In May 2007, NSW Minister for Community Services and Women, Prue Goward, was caught speeding in a school zone, her second driving offence for the year. Goward reportedly said, “It was extremely careless on my part and like thousands of other drivers I deeply regret it.”
What those thousands of drivers probably regretted was the cost of a fine and having demerit points recorded against their licence. Few of them would actually regret exceeding the speed limit, and most likely Goward didn’t either. Voluntary compliance with speed limits, in the absence of perceived hazards or enforcement, is low.
Opinion surveys confirm there is no culture of compliance. One showed less than 20 per cent of drivers claim to always drive at or under the speed limit. Another found only 41 per cent thought speeding by up to 10 km/hr in a 100 km/hr zone was unacceptable while 38 per cent admitted to speeding by 10-19 km/hr and 21 per cent by 20 km/hr or more.
With the exception of significant speeding in suburban streets, there is little objection to exceeding the speed limit. Indeed, many drivers regard alerting other drivers to speed traps to be a civic duty.
This is perceived as a problem by the road safety lobby, comprised mainly of public servants and academics who determine policy, which is reflected in the National Road Safety Strategy 2011-2020, issued by the Australian Transport Council (now replaced by the Standing Committee on Transport and Infrastructure), a Council of Australian Governments (COAG) committee made up of the transport and infrastructure Ministers from the States, Territories and Commonwealth.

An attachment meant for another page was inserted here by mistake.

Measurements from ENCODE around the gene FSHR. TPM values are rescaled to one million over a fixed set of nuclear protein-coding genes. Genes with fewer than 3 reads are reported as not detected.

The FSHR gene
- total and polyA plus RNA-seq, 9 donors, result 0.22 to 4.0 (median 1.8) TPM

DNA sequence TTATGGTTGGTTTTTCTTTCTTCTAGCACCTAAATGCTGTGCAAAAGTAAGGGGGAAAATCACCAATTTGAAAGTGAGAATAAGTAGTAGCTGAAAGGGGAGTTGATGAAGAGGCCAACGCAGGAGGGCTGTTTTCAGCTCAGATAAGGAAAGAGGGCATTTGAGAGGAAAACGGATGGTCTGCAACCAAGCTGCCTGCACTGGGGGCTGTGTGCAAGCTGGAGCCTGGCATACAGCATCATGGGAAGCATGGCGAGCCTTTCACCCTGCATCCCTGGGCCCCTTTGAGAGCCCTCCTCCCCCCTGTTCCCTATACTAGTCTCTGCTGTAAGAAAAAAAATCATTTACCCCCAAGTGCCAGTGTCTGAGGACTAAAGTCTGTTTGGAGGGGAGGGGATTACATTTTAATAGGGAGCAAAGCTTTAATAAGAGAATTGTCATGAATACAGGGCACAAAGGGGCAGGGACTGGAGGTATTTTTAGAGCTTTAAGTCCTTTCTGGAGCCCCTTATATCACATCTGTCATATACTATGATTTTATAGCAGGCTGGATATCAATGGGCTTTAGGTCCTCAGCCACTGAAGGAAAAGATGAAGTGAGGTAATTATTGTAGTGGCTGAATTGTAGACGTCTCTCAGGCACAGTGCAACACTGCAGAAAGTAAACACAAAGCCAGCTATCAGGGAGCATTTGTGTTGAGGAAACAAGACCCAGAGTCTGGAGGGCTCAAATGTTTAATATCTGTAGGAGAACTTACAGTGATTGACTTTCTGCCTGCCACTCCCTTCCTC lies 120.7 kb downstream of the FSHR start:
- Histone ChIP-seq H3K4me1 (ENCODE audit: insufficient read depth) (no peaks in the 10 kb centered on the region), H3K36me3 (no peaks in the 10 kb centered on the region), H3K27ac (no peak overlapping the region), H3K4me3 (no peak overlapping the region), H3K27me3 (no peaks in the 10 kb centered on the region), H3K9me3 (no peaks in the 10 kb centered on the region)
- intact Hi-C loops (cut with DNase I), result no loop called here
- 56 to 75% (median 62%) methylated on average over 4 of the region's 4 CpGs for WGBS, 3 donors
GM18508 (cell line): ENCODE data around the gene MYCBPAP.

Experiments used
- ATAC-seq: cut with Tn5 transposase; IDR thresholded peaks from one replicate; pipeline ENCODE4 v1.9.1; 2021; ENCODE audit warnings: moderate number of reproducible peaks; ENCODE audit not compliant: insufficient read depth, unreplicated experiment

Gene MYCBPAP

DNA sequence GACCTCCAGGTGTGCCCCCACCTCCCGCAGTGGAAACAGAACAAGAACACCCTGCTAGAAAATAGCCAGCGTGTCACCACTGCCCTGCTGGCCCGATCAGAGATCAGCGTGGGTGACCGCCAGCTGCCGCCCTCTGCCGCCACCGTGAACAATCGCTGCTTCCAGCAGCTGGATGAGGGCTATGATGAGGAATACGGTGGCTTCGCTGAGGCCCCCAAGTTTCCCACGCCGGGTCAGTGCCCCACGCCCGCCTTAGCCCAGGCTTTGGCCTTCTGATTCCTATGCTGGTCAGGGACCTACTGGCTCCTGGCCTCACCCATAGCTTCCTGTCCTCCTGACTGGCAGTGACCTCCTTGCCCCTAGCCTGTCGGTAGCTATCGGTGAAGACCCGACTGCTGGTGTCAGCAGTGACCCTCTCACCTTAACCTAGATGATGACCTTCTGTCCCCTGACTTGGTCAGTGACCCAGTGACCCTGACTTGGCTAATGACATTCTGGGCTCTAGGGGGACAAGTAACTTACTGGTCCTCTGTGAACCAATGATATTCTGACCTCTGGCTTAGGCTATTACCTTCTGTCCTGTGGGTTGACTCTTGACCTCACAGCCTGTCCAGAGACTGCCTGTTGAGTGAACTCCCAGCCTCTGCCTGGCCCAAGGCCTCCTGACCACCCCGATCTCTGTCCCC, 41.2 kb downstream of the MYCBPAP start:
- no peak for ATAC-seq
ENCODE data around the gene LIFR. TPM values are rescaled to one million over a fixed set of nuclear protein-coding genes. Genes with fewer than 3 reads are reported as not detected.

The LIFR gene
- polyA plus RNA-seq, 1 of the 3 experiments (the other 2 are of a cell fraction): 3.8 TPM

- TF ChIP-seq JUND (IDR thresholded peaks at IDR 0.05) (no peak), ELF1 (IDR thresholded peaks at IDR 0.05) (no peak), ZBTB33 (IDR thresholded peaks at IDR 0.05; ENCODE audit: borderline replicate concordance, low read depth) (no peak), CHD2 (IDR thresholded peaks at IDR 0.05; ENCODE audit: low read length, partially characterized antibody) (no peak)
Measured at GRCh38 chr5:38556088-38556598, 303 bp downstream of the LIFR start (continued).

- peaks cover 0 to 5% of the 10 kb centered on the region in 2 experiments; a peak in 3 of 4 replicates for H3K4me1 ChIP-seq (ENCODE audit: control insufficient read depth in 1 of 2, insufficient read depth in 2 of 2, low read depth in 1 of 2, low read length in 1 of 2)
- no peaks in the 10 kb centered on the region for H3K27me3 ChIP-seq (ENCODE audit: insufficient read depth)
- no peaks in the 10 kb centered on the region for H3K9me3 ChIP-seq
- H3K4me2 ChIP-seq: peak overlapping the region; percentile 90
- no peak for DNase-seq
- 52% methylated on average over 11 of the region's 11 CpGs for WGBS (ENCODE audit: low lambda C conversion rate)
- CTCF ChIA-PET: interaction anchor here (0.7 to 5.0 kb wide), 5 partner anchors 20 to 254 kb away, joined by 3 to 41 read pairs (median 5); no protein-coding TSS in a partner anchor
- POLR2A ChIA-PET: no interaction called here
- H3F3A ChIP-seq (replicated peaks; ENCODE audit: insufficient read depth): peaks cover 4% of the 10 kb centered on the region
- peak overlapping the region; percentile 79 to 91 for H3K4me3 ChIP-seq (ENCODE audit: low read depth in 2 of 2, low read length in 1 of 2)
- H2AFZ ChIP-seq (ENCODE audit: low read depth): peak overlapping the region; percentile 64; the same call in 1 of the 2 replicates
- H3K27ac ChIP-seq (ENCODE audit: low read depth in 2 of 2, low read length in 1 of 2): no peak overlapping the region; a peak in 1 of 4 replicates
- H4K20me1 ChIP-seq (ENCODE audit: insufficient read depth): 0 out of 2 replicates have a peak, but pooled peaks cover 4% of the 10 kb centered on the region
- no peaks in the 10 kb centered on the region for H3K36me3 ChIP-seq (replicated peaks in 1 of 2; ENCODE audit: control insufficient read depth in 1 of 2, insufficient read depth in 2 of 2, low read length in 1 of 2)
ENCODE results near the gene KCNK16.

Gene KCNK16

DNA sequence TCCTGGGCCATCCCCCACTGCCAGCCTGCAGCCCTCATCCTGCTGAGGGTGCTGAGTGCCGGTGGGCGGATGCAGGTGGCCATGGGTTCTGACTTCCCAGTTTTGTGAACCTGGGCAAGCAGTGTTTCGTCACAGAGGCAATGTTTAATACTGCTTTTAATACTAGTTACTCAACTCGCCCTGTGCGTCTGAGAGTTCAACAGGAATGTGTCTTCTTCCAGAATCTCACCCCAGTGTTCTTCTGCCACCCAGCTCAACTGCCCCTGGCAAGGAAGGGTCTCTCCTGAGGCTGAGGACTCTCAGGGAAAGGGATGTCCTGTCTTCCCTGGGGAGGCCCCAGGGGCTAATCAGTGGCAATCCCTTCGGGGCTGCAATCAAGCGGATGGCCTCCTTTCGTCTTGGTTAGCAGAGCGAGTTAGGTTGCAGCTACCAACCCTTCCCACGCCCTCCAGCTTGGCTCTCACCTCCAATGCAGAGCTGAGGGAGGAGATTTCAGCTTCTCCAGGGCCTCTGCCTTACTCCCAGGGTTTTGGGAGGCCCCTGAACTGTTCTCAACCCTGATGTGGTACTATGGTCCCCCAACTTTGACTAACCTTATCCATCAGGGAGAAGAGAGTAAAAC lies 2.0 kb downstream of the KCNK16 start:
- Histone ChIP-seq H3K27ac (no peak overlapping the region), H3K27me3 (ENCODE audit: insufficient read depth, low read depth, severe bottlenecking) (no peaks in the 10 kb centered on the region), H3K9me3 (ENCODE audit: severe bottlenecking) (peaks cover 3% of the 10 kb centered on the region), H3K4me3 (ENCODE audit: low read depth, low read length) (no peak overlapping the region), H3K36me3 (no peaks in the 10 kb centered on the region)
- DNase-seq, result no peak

The Strategy represents their commitment to an agreed set of national road safety goals, objectives and action priorities to reduce fatal and serious injury crashes on Australian roads. Previous versions were largely responsible for such things as lower suburban speed limits, greater use of speed cameras, double demerit periods and school zones. The current one proposes lower speed limits, additional enforcement including point to point and in-car speed monitoring, and increased penalties.
The Strategy aims to “reduce poor road user behaviour” through “behavioural change”, and asserts that “there is a need for a major shift in thinking by governments and the community.” It has a “guiding vision that no person should be killed or seriously injured on Australia’s roads.”
An association between driving speed and the risk of accidents and injuries is well-established within the traffic safety literature. Whether speed is as significant as claimed by the road safety lobby is arguable, but overall it cannot be denied that higher speeds lead to more accidents, injuries and deaths.
The question that follows from this is, why not drastically lower speed limits? Given the aim of zero deaths and injuries, why not reduce the speed limit to something like 20 km/hr so that accidents are either eliminated or only have minor consequences?
The answer, fairly obviously, is that it would not be unacceptable to the community. There is an implicit assumption in current speed limits that there will be a certain level of deaths and serious injuries, representing the price for convenient travel. The vision of the National Road Safety Strategy is not only unobtainable, it is irrational.
The bureaucrats who set speed limits argue that the process is scientific, taking into account a wide range of factors including the nature of the road, intersections, visibility and so on. But that ignores the fact that they are determined within the context of a trade-off between speed of travel and road accidents. Whether they acknowledge it or not, those bureaucrats are deciding what the trade-off should be. In essence they are deciding how many people should die.
Should they have such a heavy responsibility? Or, put another way, are nameless, unelected bureaucrats the right people to determine the trade-off? Or should it be a process that reflects community values?
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